Consumer Federation of California Releases 2007 Scorecard for Legislators
CONTACT: Richard Holober (650) 375-7843, Zack Kaldveer (650) 375-7846
SAN MATEO – JULY 25 – The Consumer Federation of California released
today its 2007 Scorecard for State Lawmakers. Legislators were rated by
their key votes on consumer rights bills. State Assembly members and
Senators were evaluated on a range of issues, including financial
privacy, health care reform, cell phone customer rights, food safety,
truth in advertising, and consumer product safety standards.
Average scores were 60 percent in the Senate and 61 percent in the Assembly.
The scorecard highlighted a deep ideological split between the two
parties when it comes to consumer rights protections. Assembly
Democrats had an average score of 92 percent, with Senate Democrats
averaging 87 percent. Assembly Republicans took the side of consumers
only 14 percent of the time, and Senate Republicans scored slightly
better with 15 percent. In all, 12 Senate Democrats scored 100 percent
and another 28 Democrats in the Assembly earned a perfect score. In
contrast, 17 of the 32 Republicans in the Assembly scored 11 percent or
less as did seven of the 15 Republicans in the Senate.
Not all Democratic lawmakers received passing grades. An informal
caucus of corporate Democrats in the Senate routinely joined their
Republican colleagues to kill consumer bills. Corporate Democrats in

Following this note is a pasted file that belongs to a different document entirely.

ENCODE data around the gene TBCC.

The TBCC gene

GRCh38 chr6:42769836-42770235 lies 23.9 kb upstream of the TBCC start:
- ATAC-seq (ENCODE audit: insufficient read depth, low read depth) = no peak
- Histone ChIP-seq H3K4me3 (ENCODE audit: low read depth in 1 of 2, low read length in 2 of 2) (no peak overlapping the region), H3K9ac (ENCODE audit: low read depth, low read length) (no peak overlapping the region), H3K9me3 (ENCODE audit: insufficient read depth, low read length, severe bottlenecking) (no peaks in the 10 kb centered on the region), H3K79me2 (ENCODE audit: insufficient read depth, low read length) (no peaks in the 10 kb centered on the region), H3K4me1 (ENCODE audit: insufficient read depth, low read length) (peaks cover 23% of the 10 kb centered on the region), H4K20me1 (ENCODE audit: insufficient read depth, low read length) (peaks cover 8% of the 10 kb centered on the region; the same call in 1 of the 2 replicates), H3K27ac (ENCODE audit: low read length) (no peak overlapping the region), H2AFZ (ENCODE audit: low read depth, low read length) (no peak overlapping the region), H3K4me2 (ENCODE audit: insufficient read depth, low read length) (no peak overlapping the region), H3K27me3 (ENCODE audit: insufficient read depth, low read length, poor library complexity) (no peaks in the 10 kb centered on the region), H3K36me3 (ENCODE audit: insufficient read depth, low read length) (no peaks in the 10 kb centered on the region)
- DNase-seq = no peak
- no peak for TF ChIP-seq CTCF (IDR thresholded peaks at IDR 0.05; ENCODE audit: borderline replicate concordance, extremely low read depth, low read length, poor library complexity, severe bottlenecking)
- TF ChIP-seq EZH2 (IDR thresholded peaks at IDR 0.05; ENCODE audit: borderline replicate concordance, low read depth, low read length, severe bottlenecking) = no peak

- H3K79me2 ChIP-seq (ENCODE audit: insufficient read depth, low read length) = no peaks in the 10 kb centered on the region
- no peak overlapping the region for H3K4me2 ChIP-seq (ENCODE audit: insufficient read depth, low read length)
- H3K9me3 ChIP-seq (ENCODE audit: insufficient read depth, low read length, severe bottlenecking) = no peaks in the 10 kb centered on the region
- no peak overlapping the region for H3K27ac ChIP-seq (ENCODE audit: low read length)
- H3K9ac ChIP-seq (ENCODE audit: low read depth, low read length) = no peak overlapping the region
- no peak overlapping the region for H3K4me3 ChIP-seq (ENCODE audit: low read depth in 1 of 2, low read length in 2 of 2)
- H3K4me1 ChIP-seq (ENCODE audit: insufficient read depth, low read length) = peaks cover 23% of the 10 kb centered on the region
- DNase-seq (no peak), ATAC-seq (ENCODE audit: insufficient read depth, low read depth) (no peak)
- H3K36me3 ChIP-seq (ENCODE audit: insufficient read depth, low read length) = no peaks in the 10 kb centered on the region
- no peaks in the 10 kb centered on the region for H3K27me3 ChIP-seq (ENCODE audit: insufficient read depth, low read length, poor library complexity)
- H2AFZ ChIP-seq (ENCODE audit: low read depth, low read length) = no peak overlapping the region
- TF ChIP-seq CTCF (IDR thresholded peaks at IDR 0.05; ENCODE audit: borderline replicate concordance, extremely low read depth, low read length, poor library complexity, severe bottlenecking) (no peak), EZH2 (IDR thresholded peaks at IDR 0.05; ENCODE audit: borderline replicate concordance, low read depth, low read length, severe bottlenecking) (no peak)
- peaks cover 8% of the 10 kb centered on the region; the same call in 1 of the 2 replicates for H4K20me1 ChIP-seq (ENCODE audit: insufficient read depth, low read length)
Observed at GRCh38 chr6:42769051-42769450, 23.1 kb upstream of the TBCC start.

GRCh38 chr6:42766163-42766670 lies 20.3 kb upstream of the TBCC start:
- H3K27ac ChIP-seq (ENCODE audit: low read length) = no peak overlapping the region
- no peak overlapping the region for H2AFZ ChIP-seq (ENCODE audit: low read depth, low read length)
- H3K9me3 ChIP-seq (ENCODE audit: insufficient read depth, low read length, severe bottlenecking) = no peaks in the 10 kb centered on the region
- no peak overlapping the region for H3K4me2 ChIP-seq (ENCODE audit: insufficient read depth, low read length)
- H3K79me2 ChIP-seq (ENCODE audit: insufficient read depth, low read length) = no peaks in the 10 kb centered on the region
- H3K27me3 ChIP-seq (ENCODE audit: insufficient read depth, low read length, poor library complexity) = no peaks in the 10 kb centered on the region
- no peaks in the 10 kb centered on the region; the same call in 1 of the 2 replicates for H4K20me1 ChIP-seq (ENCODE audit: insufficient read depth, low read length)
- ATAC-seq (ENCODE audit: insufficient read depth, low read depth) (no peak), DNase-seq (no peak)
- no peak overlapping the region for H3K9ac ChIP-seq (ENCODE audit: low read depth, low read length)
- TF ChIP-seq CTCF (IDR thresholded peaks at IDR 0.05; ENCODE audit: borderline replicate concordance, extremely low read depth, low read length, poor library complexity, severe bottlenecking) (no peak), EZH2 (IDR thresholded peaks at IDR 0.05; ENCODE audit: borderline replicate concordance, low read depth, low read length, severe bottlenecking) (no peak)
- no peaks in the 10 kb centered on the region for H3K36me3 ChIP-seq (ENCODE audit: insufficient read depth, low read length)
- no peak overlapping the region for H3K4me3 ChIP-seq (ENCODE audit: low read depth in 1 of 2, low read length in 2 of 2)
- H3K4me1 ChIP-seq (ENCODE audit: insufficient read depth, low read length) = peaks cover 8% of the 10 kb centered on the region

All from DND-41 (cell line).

the Assembly saw their influence decline in 2007. Still, eight Assembly
Democrats and five Senate Democrats received grades of 67 percent or
"The scorecard should help Californians evaluate how their lawmakers
voted on consumer protection bills that affect our pocketbooks but get
little news coverage." said Richard Holober, Executive Director of the Consumer Federation of California.
Lawmakers were graded on legislative proposals that the CFC either
sponsored or supported. A number of substantive floor votes and
committee votes that decided the fate of some bills were assessed.
Scores reflect the percentage of votes cast in favor of consumers.
These scores include votes cast and non-votes by members present at the
time the vote was cast. This practice, known as "taking a walk" is a
ploy some lawmakers use to avoid a recorded vote while actually
affecting the outcome of legislation.
The Governor’s record on consumer protection issues is not included in
the scorecard. Many of the strongest pro-consumer bills are killed in
the legislature. Only a limited number reach his desk. Therefore,
grading the Governor on those bills that do survive would not be a
meaningful comparison with the scores assigned to legislators.
Consumer Federation of California is a non-profit organization that has fought for consumer rights since 1960.